It's hard to convey the wonder, sensuality, and alluring fallen beauty of Havana. It's hard to imagine a city with such rhythm and verve, a city at once so tremendously vibrant and at the same time laid-back -- that is, until you've taken a lazy stroll along the Malecón, gotten lost in the time warp of La Habana Vieja's colonial cobblestone streets, taken a ride in a 1940 Dodge taxi through crumbling Centro Habana, danced salsa until dawn after catching the Tropicana floor show, or witnessed Afro-Cuban religious rituals on the street.
Originally established in 1514 on Cuba's southern coast, San Cristóbal de la Habana had been moved by 1519 to its present-day location on the island's north coast, at the mouth of a deep and spacious harbor with a narrow, protected harbor channel. Before long, Havana had become the most important port in the Spanish colonial empire, a natural final gathering place for the resupply and embarkation of the Spanish fleet before returning to the Old Country laden with bounty. By 1607, Havana had been declared the capital of colonial Cuba, and by the early 1700s, it was the third-largest city in the Spanish empire, behind Mexico City and Lima.
Subsequent centuries saw Havana grow steadily in wealth, size, and prominence. Havana was luckily spared the bulk of the violence and fighting that occurred in Cuba's Wars of Independence, and later revolutionary war. Following the sinking of the USS Maine in Havana harbor in 1898, a long period of direct U.S. control and indirect U.S. influence followed. This period saw the first indications of suburban sprawl and the growing importance of the western neighborhoods of Vedado and Miramar. This era was also marked by a strong presence of mob activity, with the likes of Al Capone, Meyer Lansky, and Lucky Luciano setting up shop in Havana.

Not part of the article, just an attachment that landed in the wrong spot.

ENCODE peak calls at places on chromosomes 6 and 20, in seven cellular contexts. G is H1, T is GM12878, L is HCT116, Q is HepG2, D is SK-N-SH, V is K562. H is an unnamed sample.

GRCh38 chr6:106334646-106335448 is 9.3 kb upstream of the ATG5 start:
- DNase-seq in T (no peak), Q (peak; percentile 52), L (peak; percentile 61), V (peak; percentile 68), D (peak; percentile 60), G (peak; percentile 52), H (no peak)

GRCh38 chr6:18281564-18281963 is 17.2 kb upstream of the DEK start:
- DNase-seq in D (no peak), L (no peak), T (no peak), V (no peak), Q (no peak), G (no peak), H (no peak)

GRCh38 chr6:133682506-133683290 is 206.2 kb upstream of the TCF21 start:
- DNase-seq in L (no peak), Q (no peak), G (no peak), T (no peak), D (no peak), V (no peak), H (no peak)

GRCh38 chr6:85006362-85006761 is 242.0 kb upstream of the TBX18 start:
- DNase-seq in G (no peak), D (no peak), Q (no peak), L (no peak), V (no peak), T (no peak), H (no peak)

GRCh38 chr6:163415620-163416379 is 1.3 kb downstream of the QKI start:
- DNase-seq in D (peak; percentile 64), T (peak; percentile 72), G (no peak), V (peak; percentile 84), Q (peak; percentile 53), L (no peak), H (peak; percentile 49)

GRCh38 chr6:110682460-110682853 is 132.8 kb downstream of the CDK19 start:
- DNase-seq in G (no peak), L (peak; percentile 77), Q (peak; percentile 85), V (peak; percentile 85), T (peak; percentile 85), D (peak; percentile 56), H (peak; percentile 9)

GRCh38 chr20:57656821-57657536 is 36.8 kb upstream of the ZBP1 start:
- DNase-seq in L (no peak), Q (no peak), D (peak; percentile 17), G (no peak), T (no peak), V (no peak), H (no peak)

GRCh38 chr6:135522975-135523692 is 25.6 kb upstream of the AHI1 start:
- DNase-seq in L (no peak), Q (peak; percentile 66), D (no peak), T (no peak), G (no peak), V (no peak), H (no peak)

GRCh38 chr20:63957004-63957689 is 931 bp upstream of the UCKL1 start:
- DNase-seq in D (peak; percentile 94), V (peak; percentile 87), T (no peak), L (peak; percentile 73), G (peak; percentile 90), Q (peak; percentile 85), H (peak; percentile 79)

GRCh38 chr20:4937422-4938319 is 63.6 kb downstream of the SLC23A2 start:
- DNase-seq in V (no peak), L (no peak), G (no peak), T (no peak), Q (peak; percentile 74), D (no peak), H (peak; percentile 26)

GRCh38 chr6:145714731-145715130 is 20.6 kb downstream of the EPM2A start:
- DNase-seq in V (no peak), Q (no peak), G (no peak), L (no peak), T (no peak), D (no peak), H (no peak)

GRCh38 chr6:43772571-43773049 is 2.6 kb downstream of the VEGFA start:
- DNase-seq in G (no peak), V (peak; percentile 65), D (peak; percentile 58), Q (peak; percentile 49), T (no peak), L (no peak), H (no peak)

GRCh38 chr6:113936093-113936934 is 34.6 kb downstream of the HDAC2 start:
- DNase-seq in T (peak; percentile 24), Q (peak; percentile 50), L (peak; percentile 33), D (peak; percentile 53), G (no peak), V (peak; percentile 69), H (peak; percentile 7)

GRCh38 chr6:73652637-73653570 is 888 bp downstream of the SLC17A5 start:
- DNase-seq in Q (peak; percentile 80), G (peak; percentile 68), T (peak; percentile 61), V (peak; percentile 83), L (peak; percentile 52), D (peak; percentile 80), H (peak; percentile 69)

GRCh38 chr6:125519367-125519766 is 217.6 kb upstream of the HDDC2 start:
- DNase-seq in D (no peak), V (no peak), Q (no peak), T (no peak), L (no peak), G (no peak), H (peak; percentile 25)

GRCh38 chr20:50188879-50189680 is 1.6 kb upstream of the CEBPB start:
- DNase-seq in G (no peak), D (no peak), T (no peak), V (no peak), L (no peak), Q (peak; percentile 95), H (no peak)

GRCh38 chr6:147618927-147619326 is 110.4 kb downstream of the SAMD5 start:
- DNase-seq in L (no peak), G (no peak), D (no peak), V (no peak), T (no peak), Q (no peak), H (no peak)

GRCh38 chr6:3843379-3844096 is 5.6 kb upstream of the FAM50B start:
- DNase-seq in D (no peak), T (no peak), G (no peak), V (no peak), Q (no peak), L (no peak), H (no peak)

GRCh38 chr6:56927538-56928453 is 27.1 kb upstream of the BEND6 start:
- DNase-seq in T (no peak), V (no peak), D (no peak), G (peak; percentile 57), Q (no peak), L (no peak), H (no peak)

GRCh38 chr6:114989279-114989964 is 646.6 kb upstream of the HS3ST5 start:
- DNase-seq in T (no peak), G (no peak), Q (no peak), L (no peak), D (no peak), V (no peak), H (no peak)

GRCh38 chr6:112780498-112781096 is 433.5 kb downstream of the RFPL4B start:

Havana has been largely frozen in time in the wake of the 1959 Revolution. Decades of economic crisis and shortages have left much of Havana in severe decay and decomposition. The great exception to this rule is La Habana Vieja, where parts have been meticulously restored to much of its colonial glory, using a percentage of tourism receipts from the Old City hotels. Although the situation in Havana is beginning to change, with the recent boom in tourism and tourism-related growth, what new construction has occurred over the past 40 years has largely borne the drab architectural stamp of the former Soviet Union and its central state planning. Luckily, most of this has taken place outside the boundaries of the city center. Today, Havana, with some 2.5 million inhabitants, is the largest city in the Caribbean and Cuba's undisputed political, business, and cultural center.